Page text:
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Combination therapy for erectile dysfunction: a randomized, double blind, unblinded active-controlled, cross-over study of the pharmacodynamics and safety of combined oral formulations of apomorphine hydrochloride, phentolamine mesylate and papaverine hydrochloride in men with moderate to severe erectile dysfunction.

Author(s): Lammers PI, Rubio-Aurioles E, Castell R, Castaneda J, Ponce de Leon R, Hurley D, Lipezker M, Loehr LA, Lowrey F.

Affiliation(s): Zonagen, Inc., The Woodlands, TX 77380, USA. plammers@zonagen.com

Publication date & source: 2002, Int J Impot Res. , 14(1):54-9; discussion 60

Oral therapy has become first line treatment for patients with mild to moderate erectile dysfunction (ED). Studies have shown that sildenafil may not be effective in all patients, and has been associated with a variety of adverse effects and an adverse interaction with nitrates and inhibitors of cytochrome P450 enzymes. The objective was to compare the efficacy and safety of three different oral combinations with the highest dose of sildenafil in men with moderate to severe ED. Randomized, double blind, unblinded active-controlled, Phase II study was carried out at three sites in Mexico. After a 4-week placebo run-in period, patients received all four of the following treatments using a 4-way cross-over design: 40 mg phentolamine (PM) +6 mg apomorphine (Apo); 40 mg PM +150 mg papaverine (Pap); 40 mg PM +6 mg Apo +150 mg Pap (Tricombo); 100 mg sildenafil (SC). With the exception of sildenafil tablets, all study medication was blinded. Moderate to severe ED was defined as a less than 50% vaginal penetration success rate during the placebo run-in period. A total of 44 patients were enrolled, of whom 36 completed all four treatment periods. All treatments produced a significant effect in primary efficacy variable (Sexual Encounter Profile) compared to baseline, however, no statistically significant differences were found between treatments. A significant period effect was observed. Also, the four treatments were found not to differ significantly in five out of six secondary efficacy variables. The lowest incidence of treatment-related adverse events (AE) occurred in the 40 mg PM +6 mg Apo group (9.8%), followed by 100 mg SC (15%), and the other two combinations (16.7 and 17.5%, respectively). Nasocongestion and headache were the most frequently reported AE. An oral combination of vasoactive agents may provide an alternative approach to sildenafil. Based on these results a combination of phentolamine and apomorphine warrants further clinical investigation.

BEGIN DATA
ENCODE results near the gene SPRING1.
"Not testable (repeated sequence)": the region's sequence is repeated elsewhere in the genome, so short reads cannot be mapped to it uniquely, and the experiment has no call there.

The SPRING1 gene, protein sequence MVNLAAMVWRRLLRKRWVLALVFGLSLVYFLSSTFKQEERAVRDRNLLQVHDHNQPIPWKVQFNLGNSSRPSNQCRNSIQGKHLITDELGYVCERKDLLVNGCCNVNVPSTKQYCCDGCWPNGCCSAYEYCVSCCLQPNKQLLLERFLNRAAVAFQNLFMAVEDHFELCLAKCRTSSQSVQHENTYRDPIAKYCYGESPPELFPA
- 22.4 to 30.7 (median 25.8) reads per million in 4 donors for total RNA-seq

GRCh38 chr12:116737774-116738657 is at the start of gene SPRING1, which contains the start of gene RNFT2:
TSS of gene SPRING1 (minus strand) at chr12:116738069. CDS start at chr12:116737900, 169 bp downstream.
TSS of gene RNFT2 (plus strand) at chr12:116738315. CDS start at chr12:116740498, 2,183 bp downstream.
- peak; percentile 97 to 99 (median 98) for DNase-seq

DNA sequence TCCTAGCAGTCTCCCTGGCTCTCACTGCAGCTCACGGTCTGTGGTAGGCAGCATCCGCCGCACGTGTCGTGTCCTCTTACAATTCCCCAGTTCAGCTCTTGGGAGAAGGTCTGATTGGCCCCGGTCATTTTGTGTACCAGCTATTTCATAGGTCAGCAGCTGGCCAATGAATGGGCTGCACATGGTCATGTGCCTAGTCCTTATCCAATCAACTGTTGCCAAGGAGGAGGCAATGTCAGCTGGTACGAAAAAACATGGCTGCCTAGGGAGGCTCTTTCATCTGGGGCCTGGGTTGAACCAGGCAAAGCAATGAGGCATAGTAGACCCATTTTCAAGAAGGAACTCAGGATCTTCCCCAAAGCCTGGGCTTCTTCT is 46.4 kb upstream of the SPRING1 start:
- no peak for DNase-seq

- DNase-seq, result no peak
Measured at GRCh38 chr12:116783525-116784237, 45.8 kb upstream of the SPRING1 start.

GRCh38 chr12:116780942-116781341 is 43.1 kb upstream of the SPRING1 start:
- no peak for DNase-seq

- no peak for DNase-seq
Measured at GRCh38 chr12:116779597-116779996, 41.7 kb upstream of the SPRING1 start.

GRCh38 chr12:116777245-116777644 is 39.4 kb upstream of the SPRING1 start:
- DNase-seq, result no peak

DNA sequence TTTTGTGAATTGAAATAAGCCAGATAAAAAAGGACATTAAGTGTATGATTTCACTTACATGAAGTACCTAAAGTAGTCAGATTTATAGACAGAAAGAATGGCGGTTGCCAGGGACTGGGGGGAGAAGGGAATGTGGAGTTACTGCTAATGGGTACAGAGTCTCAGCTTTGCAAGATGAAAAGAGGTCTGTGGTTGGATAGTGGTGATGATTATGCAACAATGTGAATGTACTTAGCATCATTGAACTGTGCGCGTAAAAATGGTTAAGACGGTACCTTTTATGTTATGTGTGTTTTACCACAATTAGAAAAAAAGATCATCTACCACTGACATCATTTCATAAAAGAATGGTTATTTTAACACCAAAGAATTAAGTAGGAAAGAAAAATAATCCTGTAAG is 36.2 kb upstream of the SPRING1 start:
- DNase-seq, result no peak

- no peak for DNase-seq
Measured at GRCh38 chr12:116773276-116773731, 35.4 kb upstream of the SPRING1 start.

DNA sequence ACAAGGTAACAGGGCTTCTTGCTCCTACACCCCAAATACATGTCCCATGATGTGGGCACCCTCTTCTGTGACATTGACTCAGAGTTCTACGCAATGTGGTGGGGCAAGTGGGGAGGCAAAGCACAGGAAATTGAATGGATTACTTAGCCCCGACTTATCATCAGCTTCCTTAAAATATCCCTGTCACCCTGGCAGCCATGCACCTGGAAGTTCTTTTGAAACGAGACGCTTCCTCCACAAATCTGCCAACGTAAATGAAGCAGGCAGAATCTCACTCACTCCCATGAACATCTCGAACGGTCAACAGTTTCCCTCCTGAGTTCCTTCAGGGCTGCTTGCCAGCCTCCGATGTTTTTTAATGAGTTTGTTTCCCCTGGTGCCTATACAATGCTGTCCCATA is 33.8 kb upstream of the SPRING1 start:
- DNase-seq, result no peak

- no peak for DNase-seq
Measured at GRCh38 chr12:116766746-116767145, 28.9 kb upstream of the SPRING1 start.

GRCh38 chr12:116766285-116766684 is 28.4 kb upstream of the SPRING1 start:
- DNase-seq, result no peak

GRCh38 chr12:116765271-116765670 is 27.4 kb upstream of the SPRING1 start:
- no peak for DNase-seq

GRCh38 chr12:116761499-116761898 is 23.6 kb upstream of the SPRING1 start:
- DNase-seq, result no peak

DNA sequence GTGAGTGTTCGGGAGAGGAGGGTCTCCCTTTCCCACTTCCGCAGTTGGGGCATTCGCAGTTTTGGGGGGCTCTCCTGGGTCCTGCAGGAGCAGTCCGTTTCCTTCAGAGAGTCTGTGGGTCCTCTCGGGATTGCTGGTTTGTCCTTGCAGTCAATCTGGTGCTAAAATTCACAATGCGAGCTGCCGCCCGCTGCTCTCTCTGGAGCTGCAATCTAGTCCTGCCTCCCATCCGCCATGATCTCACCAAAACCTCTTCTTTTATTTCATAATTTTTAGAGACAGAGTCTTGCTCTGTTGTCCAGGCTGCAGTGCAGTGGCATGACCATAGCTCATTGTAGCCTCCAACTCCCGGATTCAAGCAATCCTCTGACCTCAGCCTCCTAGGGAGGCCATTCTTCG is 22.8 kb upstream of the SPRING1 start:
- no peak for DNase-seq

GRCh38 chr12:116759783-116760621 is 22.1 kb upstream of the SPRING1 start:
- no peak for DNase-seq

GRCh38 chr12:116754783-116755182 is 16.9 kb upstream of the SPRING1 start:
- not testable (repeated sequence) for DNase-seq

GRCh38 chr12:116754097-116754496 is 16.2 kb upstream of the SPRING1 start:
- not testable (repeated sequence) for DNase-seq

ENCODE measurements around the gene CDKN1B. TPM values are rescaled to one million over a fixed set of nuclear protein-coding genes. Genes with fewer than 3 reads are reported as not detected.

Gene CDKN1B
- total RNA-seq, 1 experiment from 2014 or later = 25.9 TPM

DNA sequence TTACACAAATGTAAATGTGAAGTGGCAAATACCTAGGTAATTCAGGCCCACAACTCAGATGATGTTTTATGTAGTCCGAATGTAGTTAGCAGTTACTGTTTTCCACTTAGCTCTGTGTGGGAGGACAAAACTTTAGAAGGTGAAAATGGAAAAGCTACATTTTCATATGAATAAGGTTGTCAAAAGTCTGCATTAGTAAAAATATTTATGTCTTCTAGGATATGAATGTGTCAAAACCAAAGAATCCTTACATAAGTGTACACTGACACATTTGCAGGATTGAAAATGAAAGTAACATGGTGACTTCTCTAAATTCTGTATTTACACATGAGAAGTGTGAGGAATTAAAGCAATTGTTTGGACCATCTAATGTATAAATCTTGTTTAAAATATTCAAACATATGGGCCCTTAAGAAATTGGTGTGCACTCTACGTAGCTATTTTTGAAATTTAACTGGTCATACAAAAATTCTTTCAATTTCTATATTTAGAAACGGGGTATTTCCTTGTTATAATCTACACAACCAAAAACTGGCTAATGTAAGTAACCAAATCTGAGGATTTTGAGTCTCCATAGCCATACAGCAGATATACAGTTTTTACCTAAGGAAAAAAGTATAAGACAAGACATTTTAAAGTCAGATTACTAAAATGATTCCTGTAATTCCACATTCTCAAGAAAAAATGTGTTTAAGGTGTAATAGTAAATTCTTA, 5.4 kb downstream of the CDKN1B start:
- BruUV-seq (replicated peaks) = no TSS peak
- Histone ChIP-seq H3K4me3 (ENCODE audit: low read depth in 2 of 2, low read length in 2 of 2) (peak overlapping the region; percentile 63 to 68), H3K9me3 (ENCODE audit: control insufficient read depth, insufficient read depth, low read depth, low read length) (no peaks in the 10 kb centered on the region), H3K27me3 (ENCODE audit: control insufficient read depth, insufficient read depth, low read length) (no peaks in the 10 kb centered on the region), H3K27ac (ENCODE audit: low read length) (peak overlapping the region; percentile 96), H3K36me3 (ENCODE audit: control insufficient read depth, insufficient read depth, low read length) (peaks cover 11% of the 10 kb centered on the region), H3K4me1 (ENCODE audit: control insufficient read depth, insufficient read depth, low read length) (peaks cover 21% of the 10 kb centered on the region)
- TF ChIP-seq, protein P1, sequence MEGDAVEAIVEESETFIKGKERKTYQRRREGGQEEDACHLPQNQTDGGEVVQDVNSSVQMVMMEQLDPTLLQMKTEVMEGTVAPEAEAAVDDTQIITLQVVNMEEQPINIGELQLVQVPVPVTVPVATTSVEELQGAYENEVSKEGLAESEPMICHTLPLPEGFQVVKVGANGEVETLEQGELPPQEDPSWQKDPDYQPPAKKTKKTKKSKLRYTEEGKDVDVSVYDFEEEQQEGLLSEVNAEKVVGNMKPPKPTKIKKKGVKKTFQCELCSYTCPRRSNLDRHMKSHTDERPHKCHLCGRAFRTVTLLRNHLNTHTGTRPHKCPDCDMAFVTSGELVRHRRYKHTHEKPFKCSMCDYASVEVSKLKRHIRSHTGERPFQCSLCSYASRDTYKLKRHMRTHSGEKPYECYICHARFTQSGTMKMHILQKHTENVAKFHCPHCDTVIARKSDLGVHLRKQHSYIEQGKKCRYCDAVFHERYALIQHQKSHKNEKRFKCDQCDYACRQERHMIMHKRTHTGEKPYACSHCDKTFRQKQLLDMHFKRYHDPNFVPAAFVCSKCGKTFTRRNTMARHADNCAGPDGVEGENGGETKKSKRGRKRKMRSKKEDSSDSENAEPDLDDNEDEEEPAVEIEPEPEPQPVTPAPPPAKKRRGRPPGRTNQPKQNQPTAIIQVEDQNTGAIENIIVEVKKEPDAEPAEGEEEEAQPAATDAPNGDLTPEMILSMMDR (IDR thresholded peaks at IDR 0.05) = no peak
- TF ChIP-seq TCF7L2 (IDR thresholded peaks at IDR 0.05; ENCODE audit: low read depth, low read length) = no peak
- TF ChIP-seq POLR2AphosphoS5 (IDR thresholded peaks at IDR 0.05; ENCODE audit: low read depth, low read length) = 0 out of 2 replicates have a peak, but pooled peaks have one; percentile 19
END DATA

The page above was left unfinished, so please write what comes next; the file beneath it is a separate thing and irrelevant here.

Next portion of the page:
Page last updated: 2013-02-10

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